• Factorial validation of a widely disseminated educational framework for evaluating clinical teachers ACADEMIC MEDICINE Litzelman, D. K., Stratos, G. A., Marriott, D. J., Skeff, K. M. 1998; 73 (6): 688-695


    To examine an instrument for evaluating clinical teaching using factor analysis and to refine the validated instrument to a practical length.Factor analysis on a split sample of 1,581 student evaluations rating 178 teachers. The instrument was based on the seven-category Stanford Faculty Development Program's (SFDP's) clinical teaching framework and contained 58 Likert-scaled items, with at least seven items per category plus five items measuring "teacher's knowledge." Standard methodology for survey item reduction was used to remove items with low or complex factor loadings and iteratively remove items with low item-scale correlation. Results were replicated on the second sample.The seven original categories emerged and items originally categorized under "knowledge" statistically combined with "promoting self-directed learning." Over 73% of the variance was explained. Item reduction resulted in 25 items with overall internal consistency over .97 and internal consistency of constructs ranging from .82 to .95.Factor analysis of student ratings validated the seven-category SFDP framework. An abbreviated instrument to measure the seven categories is described. Results suggest that students may not systematically distinguish between their teachers' knowledge and their teachers' ability to promote self-directed learning, an important finding for both administrators and faculty development programs.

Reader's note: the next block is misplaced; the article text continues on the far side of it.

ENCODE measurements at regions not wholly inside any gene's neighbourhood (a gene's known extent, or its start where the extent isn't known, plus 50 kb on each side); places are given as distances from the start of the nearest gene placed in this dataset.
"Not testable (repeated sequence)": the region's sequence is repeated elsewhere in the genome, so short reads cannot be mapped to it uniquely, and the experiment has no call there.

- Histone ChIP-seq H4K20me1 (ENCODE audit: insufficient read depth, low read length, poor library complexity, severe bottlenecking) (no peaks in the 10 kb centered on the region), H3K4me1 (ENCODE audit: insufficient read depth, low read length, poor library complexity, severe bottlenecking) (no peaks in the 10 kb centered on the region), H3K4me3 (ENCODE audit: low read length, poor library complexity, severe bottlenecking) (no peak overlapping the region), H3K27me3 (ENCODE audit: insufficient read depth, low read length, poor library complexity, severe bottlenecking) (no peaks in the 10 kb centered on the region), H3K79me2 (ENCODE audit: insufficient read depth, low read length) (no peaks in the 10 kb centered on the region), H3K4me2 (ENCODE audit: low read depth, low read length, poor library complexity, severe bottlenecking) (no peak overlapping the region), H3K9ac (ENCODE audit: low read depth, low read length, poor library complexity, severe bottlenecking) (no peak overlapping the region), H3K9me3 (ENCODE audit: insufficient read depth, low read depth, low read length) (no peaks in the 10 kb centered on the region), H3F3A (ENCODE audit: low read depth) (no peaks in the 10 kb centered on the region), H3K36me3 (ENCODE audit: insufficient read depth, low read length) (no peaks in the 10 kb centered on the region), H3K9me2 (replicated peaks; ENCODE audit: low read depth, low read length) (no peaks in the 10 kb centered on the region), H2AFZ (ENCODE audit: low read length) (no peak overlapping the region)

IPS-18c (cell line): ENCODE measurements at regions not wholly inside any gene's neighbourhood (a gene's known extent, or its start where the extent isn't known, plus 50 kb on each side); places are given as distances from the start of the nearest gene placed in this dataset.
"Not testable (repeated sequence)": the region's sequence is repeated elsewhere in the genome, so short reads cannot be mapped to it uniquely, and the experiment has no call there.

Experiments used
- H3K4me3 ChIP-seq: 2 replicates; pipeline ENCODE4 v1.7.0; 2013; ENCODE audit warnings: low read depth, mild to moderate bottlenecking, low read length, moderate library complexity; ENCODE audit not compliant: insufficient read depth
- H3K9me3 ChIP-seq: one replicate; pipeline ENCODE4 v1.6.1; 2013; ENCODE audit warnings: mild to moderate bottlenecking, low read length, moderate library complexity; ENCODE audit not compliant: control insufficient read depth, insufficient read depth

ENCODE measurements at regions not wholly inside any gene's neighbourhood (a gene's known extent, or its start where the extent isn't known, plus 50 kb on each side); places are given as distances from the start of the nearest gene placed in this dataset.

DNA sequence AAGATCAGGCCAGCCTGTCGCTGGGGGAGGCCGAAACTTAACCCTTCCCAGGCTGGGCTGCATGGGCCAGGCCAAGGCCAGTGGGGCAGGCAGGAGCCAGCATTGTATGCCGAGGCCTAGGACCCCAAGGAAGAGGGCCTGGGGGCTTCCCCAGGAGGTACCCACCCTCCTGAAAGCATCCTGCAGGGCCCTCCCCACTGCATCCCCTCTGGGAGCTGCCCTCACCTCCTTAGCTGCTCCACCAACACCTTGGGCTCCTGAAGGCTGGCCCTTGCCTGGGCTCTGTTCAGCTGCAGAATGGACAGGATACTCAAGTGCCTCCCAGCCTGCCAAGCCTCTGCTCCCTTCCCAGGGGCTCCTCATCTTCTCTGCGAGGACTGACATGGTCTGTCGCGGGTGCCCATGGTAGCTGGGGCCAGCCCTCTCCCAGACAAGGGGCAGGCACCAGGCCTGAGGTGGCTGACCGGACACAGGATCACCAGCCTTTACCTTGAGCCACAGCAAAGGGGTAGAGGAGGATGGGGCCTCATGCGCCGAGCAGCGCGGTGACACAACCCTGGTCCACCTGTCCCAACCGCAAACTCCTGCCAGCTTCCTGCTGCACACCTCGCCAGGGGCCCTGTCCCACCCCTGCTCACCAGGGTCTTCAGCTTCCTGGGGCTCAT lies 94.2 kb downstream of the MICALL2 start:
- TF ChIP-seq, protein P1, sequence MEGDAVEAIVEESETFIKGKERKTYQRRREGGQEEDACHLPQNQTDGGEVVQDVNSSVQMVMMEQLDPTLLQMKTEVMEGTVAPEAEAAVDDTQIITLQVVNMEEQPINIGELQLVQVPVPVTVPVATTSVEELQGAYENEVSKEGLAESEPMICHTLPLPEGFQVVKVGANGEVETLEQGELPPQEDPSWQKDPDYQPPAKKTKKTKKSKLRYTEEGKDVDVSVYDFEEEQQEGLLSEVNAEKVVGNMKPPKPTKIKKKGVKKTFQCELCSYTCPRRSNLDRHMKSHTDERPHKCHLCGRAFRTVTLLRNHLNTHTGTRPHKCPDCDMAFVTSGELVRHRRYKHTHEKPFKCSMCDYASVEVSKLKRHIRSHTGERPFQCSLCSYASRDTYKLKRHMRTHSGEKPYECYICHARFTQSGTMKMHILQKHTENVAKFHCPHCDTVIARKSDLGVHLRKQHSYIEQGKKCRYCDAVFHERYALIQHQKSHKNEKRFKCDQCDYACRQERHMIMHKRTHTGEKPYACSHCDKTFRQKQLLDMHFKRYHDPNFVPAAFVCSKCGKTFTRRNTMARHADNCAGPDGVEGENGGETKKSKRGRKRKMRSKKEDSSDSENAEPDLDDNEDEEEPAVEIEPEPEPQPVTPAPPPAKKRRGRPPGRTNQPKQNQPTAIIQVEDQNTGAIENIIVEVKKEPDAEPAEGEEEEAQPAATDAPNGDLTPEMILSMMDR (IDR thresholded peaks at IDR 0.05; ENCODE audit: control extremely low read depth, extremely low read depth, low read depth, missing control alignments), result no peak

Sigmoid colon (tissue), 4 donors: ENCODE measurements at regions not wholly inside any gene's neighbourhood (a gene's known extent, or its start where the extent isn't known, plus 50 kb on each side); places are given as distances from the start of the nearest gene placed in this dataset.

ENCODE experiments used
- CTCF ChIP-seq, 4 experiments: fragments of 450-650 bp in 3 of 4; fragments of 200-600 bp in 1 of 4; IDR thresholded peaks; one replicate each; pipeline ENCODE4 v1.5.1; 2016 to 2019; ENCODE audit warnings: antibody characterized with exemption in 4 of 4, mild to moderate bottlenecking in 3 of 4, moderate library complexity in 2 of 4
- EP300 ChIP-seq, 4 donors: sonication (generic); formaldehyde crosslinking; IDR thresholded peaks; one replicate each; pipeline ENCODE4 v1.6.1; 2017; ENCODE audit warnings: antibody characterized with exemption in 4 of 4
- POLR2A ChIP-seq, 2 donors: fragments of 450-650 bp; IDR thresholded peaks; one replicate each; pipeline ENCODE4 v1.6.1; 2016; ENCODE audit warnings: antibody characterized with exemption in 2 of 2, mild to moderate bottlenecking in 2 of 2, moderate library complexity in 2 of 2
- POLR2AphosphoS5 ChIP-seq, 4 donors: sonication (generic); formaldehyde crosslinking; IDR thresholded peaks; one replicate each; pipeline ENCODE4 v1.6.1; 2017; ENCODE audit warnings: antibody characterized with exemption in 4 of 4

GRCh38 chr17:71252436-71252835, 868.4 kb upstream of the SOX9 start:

View details for Web of Science ID 000074383900026

    View details for PubMedID 9653408

  • A pilot study of faculty development for basic science teachers ACADEMIC MEDICINE Skeff, K. M., Stratos, G. A., Bergen, M. R., Regula, D. P. 1998; 73 (6): 701-704